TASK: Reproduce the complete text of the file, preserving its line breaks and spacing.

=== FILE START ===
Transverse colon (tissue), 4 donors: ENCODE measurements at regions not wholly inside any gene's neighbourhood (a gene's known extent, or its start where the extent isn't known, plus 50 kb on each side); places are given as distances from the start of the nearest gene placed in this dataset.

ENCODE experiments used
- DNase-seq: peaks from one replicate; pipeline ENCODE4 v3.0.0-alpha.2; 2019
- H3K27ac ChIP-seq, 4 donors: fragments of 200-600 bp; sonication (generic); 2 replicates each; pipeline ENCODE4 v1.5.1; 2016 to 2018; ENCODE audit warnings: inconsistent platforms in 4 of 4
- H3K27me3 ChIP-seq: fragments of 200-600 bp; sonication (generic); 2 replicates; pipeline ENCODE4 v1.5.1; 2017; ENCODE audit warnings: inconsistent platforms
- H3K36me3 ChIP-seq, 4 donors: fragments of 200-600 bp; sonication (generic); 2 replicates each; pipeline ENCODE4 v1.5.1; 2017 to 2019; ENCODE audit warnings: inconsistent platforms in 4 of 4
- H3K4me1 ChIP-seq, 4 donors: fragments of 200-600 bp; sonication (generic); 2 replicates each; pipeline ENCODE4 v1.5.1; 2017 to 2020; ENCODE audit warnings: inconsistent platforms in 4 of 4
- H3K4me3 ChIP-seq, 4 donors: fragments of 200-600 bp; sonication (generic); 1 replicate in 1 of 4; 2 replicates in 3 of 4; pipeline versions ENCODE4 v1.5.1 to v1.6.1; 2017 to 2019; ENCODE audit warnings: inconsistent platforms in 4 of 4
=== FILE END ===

Transverse colon (tissue), 4 donors: ENCODE measurements at regions not wholly inside any gene's neighbourhood (a gene's known extent, or its start where the extent isn't known, plus 50 kb on each side); places are given as distances from the start of the nearest gene placed in this dataset.

ENCODE experiments used
- DNase-seq: peaks from one replicate; pipeline ENCODE4 v3.0.0-alpha.2; 2019
- H3K27ac ChIP-seq, 4 donors: fragments of 200-600 bp; sonication (generic); 2 replicates each; pipeline ENCODE4 v1.5.1; 2016 to 2018; ENCODE audit warnings: inconsistent platforms in 4 of 4
- H3K27me3 ChIP-seq: fragments of 200-600 bp; sonication (generic); 2 replicates; pipeline ENCODE4 v1.5.1; 2017; ENCODE audit warnings: inconsistent platforms
- H3K36me3 ChIP-seq, 4 donors: fragments of 200-600 bp; sonication (generic); 2 replicates each; pipeline ENCODE4 v1.5.1; 2017 to 2019; ENCODE audit warnings: inconsistent platforms in 4 of 4
- H3K4me1 ChIP-seq, 4 donors: fragments of 200-600 bp; sonication (generic); 2 replicates each; pipeline ENCODE4 v1.5.1; 2017 to 2020; ENCODE audit warnings: inconsistent platforms in 4 of 4
- H3K4me3 ChIP-seq, 4 donors: fragments of 200-600 bp; sonication (generic); 1 replicate in 1 of 4; 2 replicates in 3 of 4; pipeline versions ENCODE4 v1.5.1 to v1.6.1; 2017 to 2019; ENCODE audit warnings: inconsistent platforms in 4 of 4